2d   Mary taking in boy/’s/ brickwork (7)

MA(SON)RY — MARY (†) containing (taking in) SON (boy)

3d   Confuse // editors, in rambling (9)

DISORIENT* — anagram (rambling) of EDITORS IN

4d   Measure outside of a // coat? (5)

P(A)INT — PINT (measure [especially of beer]) containing (outside of) A (†)

5d   A grim, then twisted // ordeal (9)

NIGHTMARE* — anagram (twisted) of A GRIM THEN

6d   American League no-goodnik’s // record (5)

AL|BUM — AL (American League) + BUM (no-goodnik)

The American League of Professional Baseball Clubs, or simply the American League[7] (AL), is one of two leagues that make up Major League Baseball (MLB) in the United States and Canada.

7d   Lose car when changing // fortunetellers (7)

ORACLES* — anagram (when changing) of LOSE CARS

8d   Dustin playing // uninhibited sort (6)

NUDIST* — anagram (playing) of DUSTIN
Nudists are merely people who like to hang out with their friends.
14d   Taxi on part of journey hit // wire (9)

CAB|LEG|RAM — CAB (taxi) + (on) LEG (part of journey) + RAM (hit)

15d   Clumsily moving // a woodcutter’s work (9)

LUMBERING — double definition
Note to British readers: Lumber has quite a different meaning in North American than it does in Britain. Your lumber[5] would be junk to us, while you might refer to our lumber as deal[5].
16d   Italian poet/’s/ favourite red bridge feature (8)

PET|R|ARCH — PET (favourite) + R (red) + ARCH (bridge feature)

Petrarch (1304–1374) was an Italian poet; Italian name Francesco Petrarca. His reputation is chiefly based on the Canzoniere (circa 1351-3), a sonnet sequence in praise of a woman he calls Laura.

17d   In manuscript, true // smears (7)

M(ALIGN)S — ALIGN (true; straighten) contained in (in) MS (manuscript; abbrev.)

19d   Tavern drink, reportedly, /for/ a privileged person (7)

{IN|SIDER}~ — sounds like (reportedly) {INN (tavern) + CIDER (drink)}

20d   Refusal // to polish again? (6)

REBUFF — double definition

22d   Audibly walked /with/ stick (5)

PASTE~ — sounds like (audibly) PACED (walked)

23d   Melon: rotten // fruit (5)

LEMON* — anagram (rotten) of MELON

Epilogue

The title of today's review was suggested by Henry. Clearly the latter part of the title is inspired by 4a but he will have to shed light on his inspiration for the former part.
Key to Reference Sources: 

[1]   - The Chambers Dictionary, 11th Edition
[2]   - Search Chambers - (Chambers 21st Century Dictionary)
[3]   - TheFreeDictionary.com (American Heritage Dictionary)
[4]   - TheFreeDictionary.com (Collins English Dictionary)
[5]   - Oxford Dictionaries (Oxford Dictionary of English)
[6]   - Oxford Dictionaries (Oxford American Dictionary)
[7]   - Wikipedia
[8]   - Reverso Online Dictionary (Collins French-English Dictionary)
[9]   - Infoplease (Random House Unabridged Dictionary)
[10] - CollinsDictionary.com (Collins English Dictionary)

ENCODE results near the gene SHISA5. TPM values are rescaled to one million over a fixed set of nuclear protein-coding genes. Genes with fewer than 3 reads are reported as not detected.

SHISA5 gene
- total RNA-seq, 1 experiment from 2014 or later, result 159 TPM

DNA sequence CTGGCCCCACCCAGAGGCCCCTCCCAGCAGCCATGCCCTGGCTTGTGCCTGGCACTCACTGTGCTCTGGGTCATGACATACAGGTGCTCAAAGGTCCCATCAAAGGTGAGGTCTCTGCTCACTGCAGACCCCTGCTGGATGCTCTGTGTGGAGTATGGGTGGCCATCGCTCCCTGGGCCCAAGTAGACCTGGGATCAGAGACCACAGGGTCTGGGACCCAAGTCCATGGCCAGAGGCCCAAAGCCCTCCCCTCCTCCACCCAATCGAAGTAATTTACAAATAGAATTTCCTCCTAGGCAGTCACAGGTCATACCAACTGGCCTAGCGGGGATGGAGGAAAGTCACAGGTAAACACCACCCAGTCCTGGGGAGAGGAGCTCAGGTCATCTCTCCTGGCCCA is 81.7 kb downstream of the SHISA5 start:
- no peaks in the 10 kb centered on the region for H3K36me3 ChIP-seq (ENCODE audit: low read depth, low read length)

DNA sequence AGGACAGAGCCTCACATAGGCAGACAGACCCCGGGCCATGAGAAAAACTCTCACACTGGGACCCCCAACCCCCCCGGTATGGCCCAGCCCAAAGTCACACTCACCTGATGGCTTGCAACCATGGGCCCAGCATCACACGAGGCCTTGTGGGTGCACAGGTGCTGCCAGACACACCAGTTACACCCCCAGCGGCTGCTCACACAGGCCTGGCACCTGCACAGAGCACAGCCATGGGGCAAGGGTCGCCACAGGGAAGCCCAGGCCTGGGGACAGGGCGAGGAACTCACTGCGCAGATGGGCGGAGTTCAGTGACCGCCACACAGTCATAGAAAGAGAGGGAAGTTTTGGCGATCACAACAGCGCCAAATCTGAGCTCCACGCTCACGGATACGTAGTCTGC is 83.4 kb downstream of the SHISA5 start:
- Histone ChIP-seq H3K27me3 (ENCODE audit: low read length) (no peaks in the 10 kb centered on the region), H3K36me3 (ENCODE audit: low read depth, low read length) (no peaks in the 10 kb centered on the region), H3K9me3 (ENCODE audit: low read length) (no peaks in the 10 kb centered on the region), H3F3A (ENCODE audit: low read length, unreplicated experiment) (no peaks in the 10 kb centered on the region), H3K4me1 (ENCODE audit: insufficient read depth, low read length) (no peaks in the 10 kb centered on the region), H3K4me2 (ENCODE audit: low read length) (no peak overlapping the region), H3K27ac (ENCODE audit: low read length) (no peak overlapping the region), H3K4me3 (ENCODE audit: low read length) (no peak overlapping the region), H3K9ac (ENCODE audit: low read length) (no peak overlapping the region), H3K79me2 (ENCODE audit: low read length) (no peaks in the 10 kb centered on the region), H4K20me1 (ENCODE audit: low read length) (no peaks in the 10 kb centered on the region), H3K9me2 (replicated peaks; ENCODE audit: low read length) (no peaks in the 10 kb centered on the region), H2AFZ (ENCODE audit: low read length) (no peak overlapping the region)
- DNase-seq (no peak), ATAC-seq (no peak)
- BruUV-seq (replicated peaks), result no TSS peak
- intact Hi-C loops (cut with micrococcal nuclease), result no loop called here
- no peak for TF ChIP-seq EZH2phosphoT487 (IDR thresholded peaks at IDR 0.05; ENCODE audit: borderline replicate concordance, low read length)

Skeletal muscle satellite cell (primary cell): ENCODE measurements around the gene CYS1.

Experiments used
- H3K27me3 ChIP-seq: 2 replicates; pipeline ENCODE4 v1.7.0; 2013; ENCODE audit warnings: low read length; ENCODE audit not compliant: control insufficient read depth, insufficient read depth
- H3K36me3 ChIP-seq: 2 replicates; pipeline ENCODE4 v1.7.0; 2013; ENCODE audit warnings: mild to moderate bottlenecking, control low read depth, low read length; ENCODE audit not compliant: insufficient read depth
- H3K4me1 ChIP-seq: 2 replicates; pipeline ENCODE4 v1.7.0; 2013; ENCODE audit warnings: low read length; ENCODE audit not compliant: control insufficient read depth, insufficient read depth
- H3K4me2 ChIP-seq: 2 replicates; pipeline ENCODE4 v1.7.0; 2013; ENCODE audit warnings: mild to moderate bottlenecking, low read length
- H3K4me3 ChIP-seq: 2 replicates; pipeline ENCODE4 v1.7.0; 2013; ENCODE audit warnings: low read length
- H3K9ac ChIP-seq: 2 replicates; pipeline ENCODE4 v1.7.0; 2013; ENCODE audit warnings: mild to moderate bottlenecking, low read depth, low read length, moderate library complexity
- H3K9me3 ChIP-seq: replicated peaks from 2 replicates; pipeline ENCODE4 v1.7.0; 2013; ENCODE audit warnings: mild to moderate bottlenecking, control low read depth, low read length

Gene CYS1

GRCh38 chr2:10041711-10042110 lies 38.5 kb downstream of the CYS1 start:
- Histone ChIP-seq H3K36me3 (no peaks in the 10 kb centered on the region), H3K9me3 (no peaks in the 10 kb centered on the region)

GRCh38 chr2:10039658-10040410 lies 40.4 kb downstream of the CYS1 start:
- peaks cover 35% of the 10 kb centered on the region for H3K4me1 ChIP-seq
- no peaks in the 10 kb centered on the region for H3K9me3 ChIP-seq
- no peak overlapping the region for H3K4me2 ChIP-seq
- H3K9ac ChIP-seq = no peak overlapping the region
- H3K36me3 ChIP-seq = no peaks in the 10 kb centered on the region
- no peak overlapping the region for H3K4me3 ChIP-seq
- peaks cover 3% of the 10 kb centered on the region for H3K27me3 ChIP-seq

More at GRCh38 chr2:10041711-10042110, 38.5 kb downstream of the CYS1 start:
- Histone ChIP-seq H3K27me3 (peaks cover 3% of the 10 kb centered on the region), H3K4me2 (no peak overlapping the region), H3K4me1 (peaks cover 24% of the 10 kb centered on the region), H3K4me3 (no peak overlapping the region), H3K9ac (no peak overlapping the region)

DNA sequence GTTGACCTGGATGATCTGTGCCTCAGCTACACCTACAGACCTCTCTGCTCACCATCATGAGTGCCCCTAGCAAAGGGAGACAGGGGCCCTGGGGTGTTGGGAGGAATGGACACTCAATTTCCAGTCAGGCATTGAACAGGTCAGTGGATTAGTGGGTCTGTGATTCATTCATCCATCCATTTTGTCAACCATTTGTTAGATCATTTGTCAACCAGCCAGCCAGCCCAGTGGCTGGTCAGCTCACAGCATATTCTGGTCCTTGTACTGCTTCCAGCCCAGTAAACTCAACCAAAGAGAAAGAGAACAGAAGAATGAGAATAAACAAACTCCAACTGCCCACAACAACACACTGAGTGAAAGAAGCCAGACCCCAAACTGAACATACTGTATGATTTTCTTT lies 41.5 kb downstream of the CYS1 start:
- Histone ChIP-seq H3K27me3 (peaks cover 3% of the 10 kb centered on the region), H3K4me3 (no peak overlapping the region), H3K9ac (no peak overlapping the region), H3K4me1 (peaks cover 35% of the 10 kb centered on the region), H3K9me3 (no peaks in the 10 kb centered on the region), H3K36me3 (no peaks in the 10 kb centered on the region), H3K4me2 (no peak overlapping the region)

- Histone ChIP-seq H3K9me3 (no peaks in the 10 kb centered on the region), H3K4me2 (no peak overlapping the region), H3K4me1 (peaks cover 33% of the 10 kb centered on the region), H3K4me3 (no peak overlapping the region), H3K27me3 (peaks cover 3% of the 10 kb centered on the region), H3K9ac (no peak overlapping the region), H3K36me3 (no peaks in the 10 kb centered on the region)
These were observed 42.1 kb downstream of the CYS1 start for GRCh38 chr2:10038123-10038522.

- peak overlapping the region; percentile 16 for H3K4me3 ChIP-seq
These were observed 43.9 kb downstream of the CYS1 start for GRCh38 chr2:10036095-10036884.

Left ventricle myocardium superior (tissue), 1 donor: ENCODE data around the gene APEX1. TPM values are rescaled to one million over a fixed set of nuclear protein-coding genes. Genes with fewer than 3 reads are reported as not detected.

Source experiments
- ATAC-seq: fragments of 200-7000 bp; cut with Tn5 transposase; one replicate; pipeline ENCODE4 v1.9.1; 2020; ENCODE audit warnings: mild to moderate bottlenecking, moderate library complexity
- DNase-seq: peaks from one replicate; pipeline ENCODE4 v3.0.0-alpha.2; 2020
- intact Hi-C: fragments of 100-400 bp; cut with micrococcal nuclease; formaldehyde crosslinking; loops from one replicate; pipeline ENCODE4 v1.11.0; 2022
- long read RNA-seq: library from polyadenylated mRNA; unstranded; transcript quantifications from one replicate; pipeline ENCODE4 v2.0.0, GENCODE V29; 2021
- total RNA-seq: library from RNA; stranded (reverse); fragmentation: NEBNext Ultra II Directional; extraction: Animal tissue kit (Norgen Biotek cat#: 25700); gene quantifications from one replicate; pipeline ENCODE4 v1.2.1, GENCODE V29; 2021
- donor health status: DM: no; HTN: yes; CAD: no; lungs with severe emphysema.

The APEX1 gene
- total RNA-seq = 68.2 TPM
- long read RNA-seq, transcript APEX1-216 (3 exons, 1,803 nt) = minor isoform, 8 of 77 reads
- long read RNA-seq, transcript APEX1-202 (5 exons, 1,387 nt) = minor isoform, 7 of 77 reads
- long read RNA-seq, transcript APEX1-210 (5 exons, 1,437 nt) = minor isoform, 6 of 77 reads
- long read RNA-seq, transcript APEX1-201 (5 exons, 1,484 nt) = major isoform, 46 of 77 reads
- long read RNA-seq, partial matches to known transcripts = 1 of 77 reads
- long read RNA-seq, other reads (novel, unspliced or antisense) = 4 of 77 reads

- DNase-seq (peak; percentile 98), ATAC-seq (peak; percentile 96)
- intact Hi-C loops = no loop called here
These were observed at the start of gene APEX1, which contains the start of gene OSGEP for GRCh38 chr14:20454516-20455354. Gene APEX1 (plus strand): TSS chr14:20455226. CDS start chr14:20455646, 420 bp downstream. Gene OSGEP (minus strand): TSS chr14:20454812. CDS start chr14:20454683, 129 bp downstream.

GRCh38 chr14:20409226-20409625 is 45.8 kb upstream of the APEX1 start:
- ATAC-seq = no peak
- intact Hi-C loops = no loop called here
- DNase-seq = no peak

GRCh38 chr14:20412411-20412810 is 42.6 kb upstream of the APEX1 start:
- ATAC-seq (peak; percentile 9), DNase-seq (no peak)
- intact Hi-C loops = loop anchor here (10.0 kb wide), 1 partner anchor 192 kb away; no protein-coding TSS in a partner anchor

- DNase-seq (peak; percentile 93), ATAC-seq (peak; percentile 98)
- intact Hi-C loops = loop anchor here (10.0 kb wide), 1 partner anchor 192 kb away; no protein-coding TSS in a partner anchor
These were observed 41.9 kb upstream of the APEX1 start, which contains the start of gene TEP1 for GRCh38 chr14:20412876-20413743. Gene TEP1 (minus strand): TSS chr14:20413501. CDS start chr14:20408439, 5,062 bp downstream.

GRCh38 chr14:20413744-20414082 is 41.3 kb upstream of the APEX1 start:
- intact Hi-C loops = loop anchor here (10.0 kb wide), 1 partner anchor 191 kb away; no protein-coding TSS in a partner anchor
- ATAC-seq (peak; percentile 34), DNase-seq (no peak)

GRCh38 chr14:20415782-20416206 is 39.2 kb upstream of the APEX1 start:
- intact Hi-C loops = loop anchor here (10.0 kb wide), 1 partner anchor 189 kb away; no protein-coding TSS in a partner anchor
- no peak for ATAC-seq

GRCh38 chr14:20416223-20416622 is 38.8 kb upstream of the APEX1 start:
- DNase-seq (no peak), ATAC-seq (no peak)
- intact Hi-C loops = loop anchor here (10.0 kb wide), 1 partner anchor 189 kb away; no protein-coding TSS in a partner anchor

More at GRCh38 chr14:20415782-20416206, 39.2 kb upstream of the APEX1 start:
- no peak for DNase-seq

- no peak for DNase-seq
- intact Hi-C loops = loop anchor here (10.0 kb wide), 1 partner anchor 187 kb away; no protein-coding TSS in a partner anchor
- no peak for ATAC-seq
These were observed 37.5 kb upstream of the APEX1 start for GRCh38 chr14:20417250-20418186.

[11] - TheFreeDictionary.com (Random House Kernerman Webster's College Dictionary)
Signing off for today — Falcon

9 comments:

  1. Hi Falcon,
    Thanks for posting. I thought maybe your laptop had fallen in the lake! Pretty easy solve today. Last one in was the songwriter.

    Cheers,
    MG

    ReplyDelete
  2. Hello, Falcon and all,
    I echo MG's thanks for keeping us in cryptics, Falcon. I also found this to be a pretty quick solve; however, I'm looking forward to the solution, as there's one answer I can't fully account for in the clue (19d). I think 23a could be tough if you didn't already know the name. My favorite clues were 25a and 17d.

    ReplyDelete
  3. Hi everyone! I hope that the Americans stop retaliating murder with more murder.
    Back to the puzzle, I didn't find this quite so easy, the lower right hand corner was difficult, and 23a was my last one in as well.
    Carola - think of the apple fermented drink, and so a person that has the knowledge of what is happening is privileged.
    I thought there were a good number of interesting clues (like 25a, 27a, 23a, 15d).
    Henry

    ReplyDelete
    Replies
    1. p.s. How about Huff and Puff for this week's title?

      Delete
    2. Henry, thank you for your response. It jogged my brain into understanding the clue. I'd been unable to account for the first syllable of the "privileged person" answer, having read "Tavern drink" as a single concept, rather than two separate clue components. And I emphatically second your opening sentence. This American is heartsick.

      Delete
  4. Hello all - Fun solve - don't know the songwriter, but believe I have it worked out. Thanks to E&H and Falcon. 2/3 rating.

    ReplyDelete
  5. I was stumped on 23 across because I knew there was a Frank Lesser. Then I looked up his name and saw the "o".

    ReplyDelete
  6. In answer to your question re the suggested title, Falcon, I found I had to work harder than usual on a few of the clues, thus the huffing and puffing. Seeing your chart above, it seems that you had easier sailing, as did some of the others in this week's comments.

    ReplyDelete